Tuesday, May 13, 2014

Classic: Missing

On yet another occasion teaching [a class on the Gospel and culture], I presented a form of the Gospel but left out a key element to see if they would notice. I told them in advance that I was going to leave out a critical element of the Gospel, and I asked them to listen carefully to figure out the missing piece.

I told them man was sinful, and this was obvious when we looked at the culture we lived in. I pointed out specific examples of depravity, including homosexuality, abortion, drug use, song lyrics on the radio, newspaper headlines & so on. Then I told the class that man must repent, and showed them Scriptures that spoke firmly to this idea.

Then I spoke of the beauty and rewards of living a moral life. I talked about heaven and told the students how their lives could be God-honoring and God-centered. Repenting, I said, would give them a sense of purity and a feeling of fulfillment on earth.

When I was done, I rested my case and asked the class if they could tell me what I had left out of this Gospel presentation. I waited as a class of Bible college students - all of who had taken an evangelism class only weeks before in which they went door-to-door to hundreds of homes and shared their faith - sat there for several minutes in uncomfortable silence.

None of the 45 students realized I had presented a Gospel without once mentioning the name of Jesus.

The story bears repeating. I presented a Gospel to Christian Bible college students and left out Jesus. Nobody noticed, even when I said I was neglecting something important, even when I asked the class to think very hard about what I had left out, even when I stood there for five minutes in silence.

To a culture of people that believe they "go to heaven" based on whether or not they're morally pure, or that they understand some theological ideas, or that they are very spiritual, Jesus is completely unnecessary. At best, He is an afterthought, a technicality by which we become morally pure, or a subject we know about, or a founding father of our woo-woo spirituality.

I assure you, these students loved Jesus very much. It's just that when they thought of the Gospel, they thought of the message in terms of a series of thoughts or principles, not mysterious relational dynamics.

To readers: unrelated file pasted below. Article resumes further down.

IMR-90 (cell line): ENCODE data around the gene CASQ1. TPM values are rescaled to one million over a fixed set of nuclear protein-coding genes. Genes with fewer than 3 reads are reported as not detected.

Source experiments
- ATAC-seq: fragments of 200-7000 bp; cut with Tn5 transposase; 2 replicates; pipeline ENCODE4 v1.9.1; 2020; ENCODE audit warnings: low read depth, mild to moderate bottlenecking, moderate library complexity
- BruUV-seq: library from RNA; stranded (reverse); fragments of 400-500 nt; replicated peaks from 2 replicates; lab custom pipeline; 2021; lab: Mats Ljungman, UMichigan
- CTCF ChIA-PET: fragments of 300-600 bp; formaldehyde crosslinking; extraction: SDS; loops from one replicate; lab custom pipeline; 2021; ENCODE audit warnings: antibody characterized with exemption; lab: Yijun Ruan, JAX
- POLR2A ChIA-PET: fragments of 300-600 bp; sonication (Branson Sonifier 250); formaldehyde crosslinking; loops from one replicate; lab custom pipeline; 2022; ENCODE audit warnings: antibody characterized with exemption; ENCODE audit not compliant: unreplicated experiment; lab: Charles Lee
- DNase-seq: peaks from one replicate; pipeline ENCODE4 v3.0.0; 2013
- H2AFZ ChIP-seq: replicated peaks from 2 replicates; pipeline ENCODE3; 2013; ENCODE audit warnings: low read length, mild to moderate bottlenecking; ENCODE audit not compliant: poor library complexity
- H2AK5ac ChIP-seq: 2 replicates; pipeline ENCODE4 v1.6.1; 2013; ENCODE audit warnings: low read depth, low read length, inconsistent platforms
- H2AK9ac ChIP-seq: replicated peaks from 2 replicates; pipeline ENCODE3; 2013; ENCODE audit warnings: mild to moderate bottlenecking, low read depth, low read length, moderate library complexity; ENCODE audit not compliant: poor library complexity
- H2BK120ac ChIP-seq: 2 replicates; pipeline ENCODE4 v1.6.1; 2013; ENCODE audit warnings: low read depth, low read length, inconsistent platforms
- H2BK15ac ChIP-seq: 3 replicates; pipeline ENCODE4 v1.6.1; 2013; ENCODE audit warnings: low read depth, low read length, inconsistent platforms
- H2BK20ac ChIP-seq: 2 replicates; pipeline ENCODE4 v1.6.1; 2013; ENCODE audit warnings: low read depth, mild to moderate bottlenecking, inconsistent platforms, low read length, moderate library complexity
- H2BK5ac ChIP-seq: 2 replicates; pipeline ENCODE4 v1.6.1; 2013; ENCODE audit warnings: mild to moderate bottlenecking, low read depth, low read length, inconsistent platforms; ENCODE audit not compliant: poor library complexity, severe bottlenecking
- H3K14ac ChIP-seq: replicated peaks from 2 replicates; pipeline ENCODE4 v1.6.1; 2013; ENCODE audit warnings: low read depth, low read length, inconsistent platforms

The above story comes Donald Miller's book, Searching For God Knows What, which I can't recommend highly enough.

Here's the deal... how easy is it for you to join the Bible college students in doing your best "Cletus the Slack-Jawed Yokel" impression? Do we see Jesus as a means to an end (moral living, deeper spirituality) or as God who wants a relationship with us? Jesus died on the cross not simply to pay off your massive sin debt... but also to pave the way for a living, breathing, grace-filled relationship with Him.

Another way to think about this... when I got in an accident during college (gotta love L.A. stop'n'go traffic), I called my dad. His first question was, "Are you OK?" Only once he knew I was safe did we start discussing the car.

When we focus all our time & energy & spiritual "oomph" on what Dallas Willard calls "the gospel of sin management", it's like we care more about the car than the person driving it. My dad was more worried about the relationship than he was about a fender-bender. We should follow the example... and spend more of ourselves in pursuing an active relationship with God than we do trying to give our lives an "extreme home makeover."

This is not easy... building a relationship takes time & energy & spiritual "oomph". And it doesn't look very church-y when you're doing it. But the goal of Christianity isn't to produce to church-y people. Instead, we want Jesus-y people, who show the evidence of spending huge parts of their life with the Living God.

Quote of the Week
Becoming a Christian might look more like falling in love than baking cookies.
     Donald Miller, Searching For God Knows What

A version of this post originally appeared in the newsletter of NewLife Community Church back in January 2006.

No comments: